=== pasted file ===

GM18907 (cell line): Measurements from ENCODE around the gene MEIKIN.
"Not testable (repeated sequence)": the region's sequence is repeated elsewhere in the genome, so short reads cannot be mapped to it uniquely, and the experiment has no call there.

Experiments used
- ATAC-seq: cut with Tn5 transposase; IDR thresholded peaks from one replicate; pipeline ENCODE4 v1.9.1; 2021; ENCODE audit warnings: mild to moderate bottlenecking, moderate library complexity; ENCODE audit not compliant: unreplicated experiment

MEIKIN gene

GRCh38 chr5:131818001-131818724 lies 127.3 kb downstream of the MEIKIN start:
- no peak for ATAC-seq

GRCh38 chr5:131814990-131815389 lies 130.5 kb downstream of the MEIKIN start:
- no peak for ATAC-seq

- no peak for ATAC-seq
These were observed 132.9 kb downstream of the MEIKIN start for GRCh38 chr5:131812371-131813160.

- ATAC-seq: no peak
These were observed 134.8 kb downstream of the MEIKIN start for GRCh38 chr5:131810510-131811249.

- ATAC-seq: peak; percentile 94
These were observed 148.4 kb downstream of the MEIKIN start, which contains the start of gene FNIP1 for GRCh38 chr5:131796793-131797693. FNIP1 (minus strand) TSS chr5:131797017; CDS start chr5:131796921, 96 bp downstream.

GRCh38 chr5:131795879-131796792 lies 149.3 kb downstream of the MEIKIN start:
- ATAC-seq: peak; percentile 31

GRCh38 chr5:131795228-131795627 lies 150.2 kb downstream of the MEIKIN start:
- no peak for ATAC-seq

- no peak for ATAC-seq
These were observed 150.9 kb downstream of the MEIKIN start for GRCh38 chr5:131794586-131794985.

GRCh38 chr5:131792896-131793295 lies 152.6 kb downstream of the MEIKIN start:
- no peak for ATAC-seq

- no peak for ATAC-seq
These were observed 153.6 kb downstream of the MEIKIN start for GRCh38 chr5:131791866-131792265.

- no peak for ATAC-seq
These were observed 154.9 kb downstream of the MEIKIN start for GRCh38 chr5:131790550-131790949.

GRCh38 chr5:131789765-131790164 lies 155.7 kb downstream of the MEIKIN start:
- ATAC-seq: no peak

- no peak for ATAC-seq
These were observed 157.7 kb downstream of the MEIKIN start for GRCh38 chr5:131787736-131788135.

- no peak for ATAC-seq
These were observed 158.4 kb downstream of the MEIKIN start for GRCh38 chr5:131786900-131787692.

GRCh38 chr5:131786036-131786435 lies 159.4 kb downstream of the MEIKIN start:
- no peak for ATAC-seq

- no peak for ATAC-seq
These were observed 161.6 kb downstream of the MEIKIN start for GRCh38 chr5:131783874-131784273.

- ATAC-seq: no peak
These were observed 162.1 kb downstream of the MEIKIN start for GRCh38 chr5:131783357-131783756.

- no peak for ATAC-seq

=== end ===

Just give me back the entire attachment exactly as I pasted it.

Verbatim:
GM18907 (cell line): Measurements from ENCODE around the gene MEIKIN.
"Not testable (repeated sequence)": the region's sequence is repeated elsewhere in the genome, so short reads cannot be mapped to it uniquely, and the experiment has no call there.

Experiments used
- ATAC-seq: cut with Tn5 transposase; IDR thresholded peaks from one replicate; pipeline ENCODE4 v1.9.1; 2021; ENCODE audit warnings: mild to moderate bottlenecking, moderate library complexity; ENCODE audit not compliant: unreplicated experiment

MEIKIN gene

GRCh38 chr5:131818001-131818724 lies 127.3 kb downstream of the MEIKIN start:
- no peak for ATAC-seq

GRCh38 chr5:131814990-131815389 lies 130.5 kb downstream of the MEIKIN start:
- no peak for ATAC-seq

- no peak for ATAC-seq
These were observed 132.9 kb downstream of the MEIKIN start for GRCh38 chr5:131812371-131813160.

- ATAC-seq: no peak
These were observed 134.8 kb downstream of the MEIKIN start for GRCh38 chr5:131810510-131811249.

- ATAC-seq: peak; percentile 94
These were observed 148.4 kb downstream of the MEIKIN start, which contains the start of gene FNIP1 for GRCh38 chr5:131796793-131797693. FNIP1 (minus strand) TSS chr5:131797017; CDS start chr5:131796921, 96 bp downstream.

GRCh38 chr5:131795879-131796792 lies 149.3 kb downstream of the MEIKIN start:
- ATAC-seq: peak; percentile 31

GRCh38 chr5:131795228-131795627 lies 150.2 kb downstream of the MEIKIN start:
- no peak for ATAC-seq

- no peak for ATAC-seq
These were observed 150.9 kb downstream of the MEIKIN start for GRCh38 chr5:131794586-131794985.

GRCh38 chr5:131792896-131793295 lies 152.6 kb downstream of the MEIKIN start:
- no peak for ATAC-seq

- no peak for ATAC-seq
These were observed 153.6 kb downstream of the MEIKIN start for GRCh38 chr5:131791866-131792265.

- no peak for ATAC-seq
These were observed 154.9 kb downstream of the MEIKIN start for GRCh38 chr5:131790550-131790949.

GRCh38 chr5:131789765-131790164 lies 155.7 kb downstream of the MEIKIN start:
- ATAC-seq: no peak

- no peak for ATAC-seq
These were observed 157.7 kb downstream of the MEIKIN start for GRCh38 chr5:131787736-131788135.

- no peak for ATAC-seq
These were observed 158.4 kb downstream of the MEIKIN start for GRCh38 chr5:131786900-131787692.

GRCh38 chr5:131786036-131786435 lies 159.4 kb downstream of the MEIKIN start:
- no peak for ATAC-seq

- no peak for ATAC-seq
These were observed 161.6 kb downstream of the MEIKIN start for GRCh38 chr5:131783874-131784273.

- ATAC-seq: no peak
These were observed 162.1 kb downstream of the MEIKIN start for GRCh38 chr5:131783357-131783756.

- no peak for ATAC-seq